Wednesday, November 17, 2010

Children as Individuals - By Cara Potapshyn Meyers

I came upon a post on Facebook from a friend last week that brought up a topic that elicited quite a few comments...most of them pretty intense.

The gist of the post was that teachers don’t see children as individuals. (This coming from a teacher, no less!!) We already know how I feel regarding my son’s teacher (see last week’s blog), but here was a thread of responses mirroring the very issue I brought up last week.

My friend did not express that ALL teachers present themselves in this manner. She did, however, give an example of how the teachers in a particular situation in my son’s school, completely disregarded a child’s needs because it went against their agenda. This frustrated the child and caused a huge scene. Many angry Moms related similar stories or validated the posts that were written.

So I asked myself, if this is going on with children other than my son, (and yes, it could just be our particular school, even though the school district is listed as one of the top 25 in the nation), what is going on in other schools? And how can teachers see their students as individuals? When I explained to a cousin that there were only 17 children in my son’s class, her response was, “Seventeen!!! When my daughter was in 2nd Grade (10 years ago), she had close to 30! How can children in a class of 17 NOT get more individualized attention?!” Good question!

So I investigated how teachers can see their students as individuals, and came up with this list:

The 9 Temperament Traits
Classic child development research conducted by Doctors Chess and Thomas has identified 9 temperamental traits:

Activity Level: This is the child's "idle speed” or how active the child is generally. Is the child always on the go? Or, does the child prefer sedentary quiet activities? Highly active children may channel such extra energy into success in sports; may perform well in high-energy careers and may be able to keep up with many different responsibilities.

Distractibility: The degree of concentration and paying attention displayed when a child is not particularly interested in an activity. This trait refers to the ease with which external stimuli interfere with ongoing behavior. Does the child become sidetracked easily when attempting to follow routine or working on some activity? High distractibility is seen as positive when it is easy to divert a child from an undesirable behavior but seen as negative when it prevents the child from finishing school work.

Intensity: The energy level of a response whether positive or negative. Does the child show pleasure or upset strongly and dramatically? Or does the child just get quiet when upset? Intense children are more likely to have their needs met and may have depth and delight of emotion rarely experienced by others. These children may be gifted in dramatic arts. Intense children tend to be exhausting to live with.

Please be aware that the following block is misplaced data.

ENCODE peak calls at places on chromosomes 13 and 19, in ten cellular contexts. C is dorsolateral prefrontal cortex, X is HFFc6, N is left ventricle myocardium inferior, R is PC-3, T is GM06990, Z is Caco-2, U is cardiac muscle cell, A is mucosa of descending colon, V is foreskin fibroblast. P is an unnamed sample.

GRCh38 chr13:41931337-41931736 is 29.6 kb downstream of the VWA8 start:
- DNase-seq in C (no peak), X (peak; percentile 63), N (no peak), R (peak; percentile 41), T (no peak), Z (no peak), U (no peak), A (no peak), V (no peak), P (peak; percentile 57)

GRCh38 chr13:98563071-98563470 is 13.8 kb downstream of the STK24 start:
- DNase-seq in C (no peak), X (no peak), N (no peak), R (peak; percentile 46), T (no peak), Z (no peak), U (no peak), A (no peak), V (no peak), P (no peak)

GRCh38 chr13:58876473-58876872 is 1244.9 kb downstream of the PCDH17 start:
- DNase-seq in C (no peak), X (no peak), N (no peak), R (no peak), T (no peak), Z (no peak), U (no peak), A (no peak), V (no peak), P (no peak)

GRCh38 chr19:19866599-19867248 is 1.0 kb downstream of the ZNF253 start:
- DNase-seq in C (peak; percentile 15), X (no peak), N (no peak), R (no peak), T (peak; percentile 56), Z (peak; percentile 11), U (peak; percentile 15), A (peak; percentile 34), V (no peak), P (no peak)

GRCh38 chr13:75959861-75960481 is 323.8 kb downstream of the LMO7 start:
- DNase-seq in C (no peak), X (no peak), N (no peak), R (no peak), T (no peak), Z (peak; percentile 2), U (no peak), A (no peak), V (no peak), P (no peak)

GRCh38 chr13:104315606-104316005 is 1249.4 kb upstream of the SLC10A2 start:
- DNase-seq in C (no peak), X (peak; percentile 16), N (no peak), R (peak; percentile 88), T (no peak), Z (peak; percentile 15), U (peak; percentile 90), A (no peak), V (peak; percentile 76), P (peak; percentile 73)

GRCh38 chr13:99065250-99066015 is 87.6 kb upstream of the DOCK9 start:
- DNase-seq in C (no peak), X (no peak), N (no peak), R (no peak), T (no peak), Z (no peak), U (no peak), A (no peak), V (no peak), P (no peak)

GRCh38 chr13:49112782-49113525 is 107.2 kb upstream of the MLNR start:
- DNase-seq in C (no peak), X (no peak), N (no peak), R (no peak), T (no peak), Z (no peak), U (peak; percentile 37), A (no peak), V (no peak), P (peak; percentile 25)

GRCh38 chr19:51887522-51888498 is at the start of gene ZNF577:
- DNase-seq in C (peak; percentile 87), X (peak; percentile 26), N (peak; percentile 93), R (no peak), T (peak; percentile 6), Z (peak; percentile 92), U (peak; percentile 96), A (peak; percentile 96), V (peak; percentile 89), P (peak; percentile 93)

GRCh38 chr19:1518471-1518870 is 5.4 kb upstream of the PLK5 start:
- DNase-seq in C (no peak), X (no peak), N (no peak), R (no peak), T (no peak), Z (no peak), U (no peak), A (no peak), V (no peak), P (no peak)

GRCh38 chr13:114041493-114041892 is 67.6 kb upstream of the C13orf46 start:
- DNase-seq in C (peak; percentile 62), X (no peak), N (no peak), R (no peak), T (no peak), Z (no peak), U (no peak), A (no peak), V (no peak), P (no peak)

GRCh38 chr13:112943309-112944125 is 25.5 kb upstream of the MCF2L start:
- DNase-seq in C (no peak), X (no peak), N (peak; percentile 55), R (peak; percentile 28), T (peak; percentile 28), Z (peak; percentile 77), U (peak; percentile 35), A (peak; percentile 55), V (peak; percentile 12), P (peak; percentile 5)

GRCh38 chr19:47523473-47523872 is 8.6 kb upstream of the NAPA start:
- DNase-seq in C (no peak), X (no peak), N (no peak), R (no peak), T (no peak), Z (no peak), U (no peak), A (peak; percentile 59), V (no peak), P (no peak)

Regularity: The trait refers to the predictability of biological functions like appetite and sleep. Does the child get hungry or tired at predictable times? Or, is the child unpredictable in terms of hunger and tiredness? As grown-ups irregular individuals may do better than others with traveling as well as be likely to adapt to careers with unusual working hours.

Sensory Threshold: Related to how sensitive this child is to physical stimuli. It is the amount of stimulation (sounds, tastes, touch, temperature changes) needed to produce a response in the child. Does the child react positively or negatively to particular sounds? Does the child startle easily to sounds? Is the child a picky eater or will he eat almost anything? Does the child respond positively or negatively to the feel of clothing? Highly sensitive individuals are more likely to be artistic and creative.

Approach/Withdrawal: Refers to the child's characteristic response to a new situation or strangers. Does the child eagerly approach new situations or people? Or does the child seem hesitant and resistant when faced with new situations, people or things? Slow-to-warm up children tend to think before they act. They are less likely to act impulsively during adolescence.

Needless to say, my son falls high in every one of these categories. But does that make him a “bad” child? Not at all. In fact, if you channel these traits in positive directions, you can help a child reach even more than their potential. And these temperamental traits are not only helpful for teachers. Parents can use the same information to help see their children as the individuals their children are and channel their attributes appropriately.

I feel that both teachers and parents need to work together when a child has high needs in each of these temperamental traits. It CAN be done. But both sides must be willing to work together for the sake of the child! Ignoring or demeaning a child with high temperamental traits just leads to a combustible situation, as my Facebook friend relayed. Wouldn’t it be far easier and less stressful to use these traits and apply them to the children teachers are working with, so that a positive outcome or resolution of a problem can be quietly resolved?

Is this really too much to ask of a teacher?
Is this really too much to ask of us all?

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Blogger Karen du Toit said...

It is not too much to ask of us all!
We as parents also need to see our kids as individuals, and not sometimes as extensions of ourselves...
Thanks for the post!

12:45 AM  

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